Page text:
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    Maybe @BluFoot can help right now I'm not on my comp so I can't give detailed answers right now and don't have my notes w/ me. If you're on later I will explain better if no1 else has helped you. I gtg

  67. DLS
    • one year ago
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    hmm okay

  68. BluFoot
    • one year ago
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    A is very stable because of all the resonance from the phenyl groups. B is kinda stable from the resonance of the double bond. This is called an "allylic carbocation" http://science.uvu.edu/ochem/index.php/alphabetical/a-b/allylic-carbocation/ C has no resonance, but it's tertiary at least D is definitely the least stable. Vinylic carbocations (+ on the C=C) are reaalllllllyyyy unstable. The reason is based in orbitals. C=C are sp2, but with a carbocation it becomes sp. sp orbitals are situated close to the nucleus, so the positive charge is very close to the nucleus, which is positive, so it's unstable

  69. DLS
    • one year ago
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    okay,thanks :D

  70. BluFoot
    • one year ago
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    I've never seen the structure in C btw... do you know what it's called?

  71. DLS
    • one year ago
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    ive been taught its bridgehead carbon (out of the plane)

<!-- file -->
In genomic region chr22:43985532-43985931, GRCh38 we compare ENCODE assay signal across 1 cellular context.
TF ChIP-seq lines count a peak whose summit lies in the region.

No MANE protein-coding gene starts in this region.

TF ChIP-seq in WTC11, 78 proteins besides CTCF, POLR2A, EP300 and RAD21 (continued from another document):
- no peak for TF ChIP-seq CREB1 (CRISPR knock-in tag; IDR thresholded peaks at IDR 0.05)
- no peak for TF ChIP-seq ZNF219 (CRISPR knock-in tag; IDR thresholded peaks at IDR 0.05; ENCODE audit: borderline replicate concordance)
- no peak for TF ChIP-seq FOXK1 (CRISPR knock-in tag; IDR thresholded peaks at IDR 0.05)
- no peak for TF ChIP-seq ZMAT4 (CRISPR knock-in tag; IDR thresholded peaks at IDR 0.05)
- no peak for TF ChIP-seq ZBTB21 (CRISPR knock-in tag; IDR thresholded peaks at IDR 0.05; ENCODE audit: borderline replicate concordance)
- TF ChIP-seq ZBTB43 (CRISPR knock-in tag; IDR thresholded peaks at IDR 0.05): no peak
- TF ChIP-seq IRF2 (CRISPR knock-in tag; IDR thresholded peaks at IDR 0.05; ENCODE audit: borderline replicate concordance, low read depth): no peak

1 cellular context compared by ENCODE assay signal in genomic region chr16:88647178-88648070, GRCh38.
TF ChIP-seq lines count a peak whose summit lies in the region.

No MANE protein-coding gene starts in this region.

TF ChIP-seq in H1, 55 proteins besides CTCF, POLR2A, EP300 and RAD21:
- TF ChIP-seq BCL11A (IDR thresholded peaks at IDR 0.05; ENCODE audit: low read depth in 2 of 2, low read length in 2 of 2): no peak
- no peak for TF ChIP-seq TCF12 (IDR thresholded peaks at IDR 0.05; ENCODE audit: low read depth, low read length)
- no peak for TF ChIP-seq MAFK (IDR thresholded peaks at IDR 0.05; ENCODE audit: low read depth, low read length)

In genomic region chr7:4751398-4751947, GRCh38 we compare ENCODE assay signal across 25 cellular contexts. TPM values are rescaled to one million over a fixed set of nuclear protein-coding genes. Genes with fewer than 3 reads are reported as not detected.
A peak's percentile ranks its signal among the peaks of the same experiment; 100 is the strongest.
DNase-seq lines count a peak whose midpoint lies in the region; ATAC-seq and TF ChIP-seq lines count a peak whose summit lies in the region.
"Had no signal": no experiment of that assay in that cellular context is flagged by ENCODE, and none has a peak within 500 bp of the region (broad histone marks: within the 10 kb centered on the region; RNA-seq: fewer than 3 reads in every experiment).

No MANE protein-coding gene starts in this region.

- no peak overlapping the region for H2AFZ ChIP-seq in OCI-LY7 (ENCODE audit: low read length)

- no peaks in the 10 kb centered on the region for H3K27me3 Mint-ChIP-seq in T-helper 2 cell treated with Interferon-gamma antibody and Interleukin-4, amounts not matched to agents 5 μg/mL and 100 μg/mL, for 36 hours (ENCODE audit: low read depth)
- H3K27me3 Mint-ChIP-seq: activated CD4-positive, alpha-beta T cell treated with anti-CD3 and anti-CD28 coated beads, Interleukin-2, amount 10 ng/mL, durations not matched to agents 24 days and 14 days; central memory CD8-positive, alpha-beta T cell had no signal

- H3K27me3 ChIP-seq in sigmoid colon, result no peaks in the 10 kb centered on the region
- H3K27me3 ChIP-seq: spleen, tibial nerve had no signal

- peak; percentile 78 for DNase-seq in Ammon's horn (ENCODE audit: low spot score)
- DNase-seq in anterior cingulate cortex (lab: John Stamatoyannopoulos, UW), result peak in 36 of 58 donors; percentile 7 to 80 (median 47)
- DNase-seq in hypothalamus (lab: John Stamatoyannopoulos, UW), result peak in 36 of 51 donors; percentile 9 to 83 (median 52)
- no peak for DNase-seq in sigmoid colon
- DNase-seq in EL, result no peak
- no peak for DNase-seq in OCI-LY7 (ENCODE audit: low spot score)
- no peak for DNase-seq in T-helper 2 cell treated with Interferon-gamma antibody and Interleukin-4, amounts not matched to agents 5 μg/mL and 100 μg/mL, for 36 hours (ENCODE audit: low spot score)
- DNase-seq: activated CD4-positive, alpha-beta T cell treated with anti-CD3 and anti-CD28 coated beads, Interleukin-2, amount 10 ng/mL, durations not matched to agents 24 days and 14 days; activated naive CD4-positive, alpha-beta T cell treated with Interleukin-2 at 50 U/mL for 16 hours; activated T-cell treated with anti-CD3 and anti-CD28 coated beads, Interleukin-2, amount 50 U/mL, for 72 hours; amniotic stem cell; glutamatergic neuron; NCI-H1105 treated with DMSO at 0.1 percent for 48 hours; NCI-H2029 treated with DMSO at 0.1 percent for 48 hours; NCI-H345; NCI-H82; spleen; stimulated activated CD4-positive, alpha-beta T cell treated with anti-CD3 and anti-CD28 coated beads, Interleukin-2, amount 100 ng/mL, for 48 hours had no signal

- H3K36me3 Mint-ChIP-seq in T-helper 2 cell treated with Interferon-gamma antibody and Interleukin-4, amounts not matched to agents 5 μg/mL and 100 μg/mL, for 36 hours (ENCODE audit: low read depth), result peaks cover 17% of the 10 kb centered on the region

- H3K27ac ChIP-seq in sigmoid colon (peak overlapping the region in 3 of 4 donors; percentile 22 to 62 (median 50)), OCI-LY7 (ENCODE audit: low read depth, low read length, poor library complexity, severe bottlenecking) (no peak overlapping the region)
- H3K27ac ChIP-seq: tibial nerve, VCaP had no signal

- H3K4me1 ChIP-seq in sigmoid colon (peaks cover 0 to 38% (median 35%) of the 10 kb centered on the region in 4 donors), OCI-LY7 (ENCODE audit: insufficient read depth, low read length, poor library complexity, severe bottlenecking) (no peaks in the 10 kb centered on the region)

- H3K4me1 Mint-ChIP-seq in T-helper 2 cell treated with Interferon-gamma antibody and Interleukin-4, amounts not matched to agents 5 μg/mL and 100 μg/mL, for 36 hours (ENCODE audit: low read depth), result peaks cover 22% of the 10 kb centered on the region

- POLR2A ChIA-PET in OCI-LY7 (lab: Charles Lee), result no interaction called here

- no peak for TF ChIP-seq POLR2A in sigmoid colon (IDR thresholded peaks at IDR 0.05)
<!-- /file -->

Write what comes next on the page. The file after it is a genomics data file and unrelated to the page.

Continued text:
72. BluFoot
    • one year ago
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    Oh right, I haven't learned about those. It's still probably D but don't make my word for it since I know nothing about the bridges.

  73. DLS
    • one year ago
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    its C idk why....

  74. BluFoot
    • one year ago
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    I have no idea, sorry :/

  75. abb0t
    • one year ago
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    It's a bicyclo compound.

  76. abb0t
    • one year ago
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    Well, "C" would form a radical rather than a carbocation since it's an all hydrocarbon structure. That could be one argument. I'm not entirely sure about this one to be honest. But I can't help but also think the answer could be D since you don't usually ever have primary carbocations. And there's no type of resonance in structure D. If you take out the double bond, you'd have another charge and that would definitely form a very thermodynamically unstable structure. It would definitely prefer to stay.

  77. aaronq
    • one year ago
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    If the answer was to be C, then, i imagine that'd it would be because the strain put on it by it's inability to undergo an sp2 conformation (180 degree angles) since it's fixed on the frame and it would make of high energy/unstable